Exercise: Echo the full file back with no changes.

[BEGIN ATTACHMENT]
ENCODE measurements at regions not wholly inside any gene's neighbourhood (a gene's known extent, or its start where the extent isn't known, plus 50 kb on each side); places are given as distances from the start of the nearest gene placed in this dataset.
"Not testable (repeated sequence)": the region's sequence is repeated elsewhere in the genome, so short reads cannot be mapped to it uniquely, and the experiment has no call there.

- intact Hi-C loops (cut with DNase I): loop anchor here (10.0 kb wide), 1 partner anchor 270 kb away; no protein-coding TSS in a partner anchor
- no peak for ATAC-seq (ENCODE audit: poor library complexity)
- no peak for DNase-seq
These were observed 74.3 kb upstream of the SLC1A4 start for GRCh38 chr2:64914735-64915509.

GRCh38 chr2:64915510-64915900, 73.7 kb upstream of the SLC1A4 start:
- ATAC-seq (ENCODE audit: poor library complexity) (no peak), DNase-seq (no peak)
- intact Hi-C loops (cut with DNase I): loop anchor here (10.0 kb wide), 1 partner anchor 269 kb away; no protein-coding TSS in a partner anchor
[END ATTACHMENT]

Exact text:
ENCODE measurements at regions not wholly inside any gene's neighbourhood (a gene's known extent, or its start where the extent isn't known, plus 50 kb on each side); places are given as distances from the start of the nearest gene placed in this dataset.
"Not testable (repeated sequence)": the region's sequence is repeated elsewhere in the genome, so short reads cannot be mapped to it uniquely, and the experiment has no call there.

- intact Hi-C loops (cut with DNase I): loop anchor here (10.0 kb wide), 1 partner anchor 270 kb away; no protein-coding TSS in a partner anchor
- no peak for ATAC-seq (ENCODE audit: poor library complexity)
- no peak for DNase-seq
These were observed 74.3 kb upstream of the SLC1A4 start for GRCh38 chr2:64914735-64915509.

GRCh38 chr2:64915510-64915900, 73.7 kb upstream of the SLC1A4 start:
- ATAC-seq (ENCODE audit: poor library complexity) (no peak), DNase-seq (no peak)
- intact Hi-C loops (cut with DNase I): loop anchor here (10.0 kb wide), 1 partner anchor 269 kb away; no protein-coding TSS in a partner anchor